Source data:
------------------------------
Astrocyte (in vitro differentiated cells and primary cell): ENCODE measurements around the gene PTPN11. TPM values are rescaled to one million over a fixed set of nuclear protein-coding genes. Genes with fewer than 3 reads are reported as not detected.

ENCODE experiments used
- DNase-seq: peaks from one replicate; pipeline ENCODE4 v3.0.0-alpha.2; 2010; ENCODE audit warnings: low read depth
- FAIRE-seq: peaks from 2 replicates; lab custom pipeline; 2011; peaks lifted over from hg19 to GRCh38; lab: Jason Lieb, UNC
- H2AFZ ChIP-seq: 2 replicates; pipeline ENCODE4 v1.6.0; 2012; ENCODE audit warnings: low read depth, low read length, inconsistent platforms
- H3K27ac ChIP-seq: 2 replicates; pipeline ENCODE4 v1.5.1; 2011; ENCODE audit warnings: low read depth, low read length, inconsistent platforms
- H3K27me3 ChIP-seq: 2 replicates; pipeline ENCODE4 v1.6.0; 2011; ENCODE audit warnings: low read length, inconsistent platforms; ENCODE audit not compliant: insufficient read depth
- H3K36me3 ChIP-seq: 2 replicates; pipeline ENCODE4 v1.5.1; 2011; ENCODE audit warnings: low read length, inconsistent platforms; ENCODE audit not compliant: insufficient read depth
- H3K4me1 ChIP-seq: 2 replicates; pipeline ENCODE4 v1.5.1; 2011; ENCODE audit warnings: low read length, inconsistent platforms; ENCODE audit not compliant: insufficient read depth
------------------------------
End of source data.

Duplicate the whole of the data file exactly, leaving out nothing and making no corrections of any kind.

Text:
Astrocyte (in vitro differentiated cells and primary cell): ENCODE measurements around the gene PTPN11. TPM values are rescaled to one million over a fixed set of nuclear protein-coding genes. Genes with fewer than 3 reads are reported as not detected.

ENCODE experiments used
- DNase-seq: peaks from one replicate; pipeline ENCODE4 v3.0.0-alpha.2; 2010; ENCODE audit warnings: low read depth
- FAIRE-seq: peaks from 2 replicates; lab custom pipeline; 2011; peaks lifted over from hg19 to GRCh38; lab: Jason Lieb, UNC
- H2AFZ ChIP-seq: 2 replicates; pipeline ENCODE4 v1.6.0; 2012; ENCODE audit warnings: low read depth, low read length, inconsistent platforms
- H3K27ac ChIP-seq: 2 replicates; pipeline ENCODE4 v1.5.1; 2011; ENCODE audit warnings: low read depth, low read length, inconsistent platforms
- H3K27me3 ChIP-seq: 2 replicates; pipeline ENCODE4 v1.6.0; 2011; ENCODE audit warnings: low read length, inconsistent platforms; ENCODE audit not compliant: insufficient read depth
- H3K36me3 ChIP-seq: 2 replicates; pipeline ENCODE4 v1.5.1; 2011; ENCODE audit warnings: low read length, inconsistent platforms; ENCODE audit not compliant: insufficient read depth
- H3K4me1 ChIP-seq: 2 replicates; pipeline ENCODE4 v1.5.1; 2011; ENCODE audit warnings: low read length, inconsistent platforms; ENCODE audit not compliant: insufficient read depth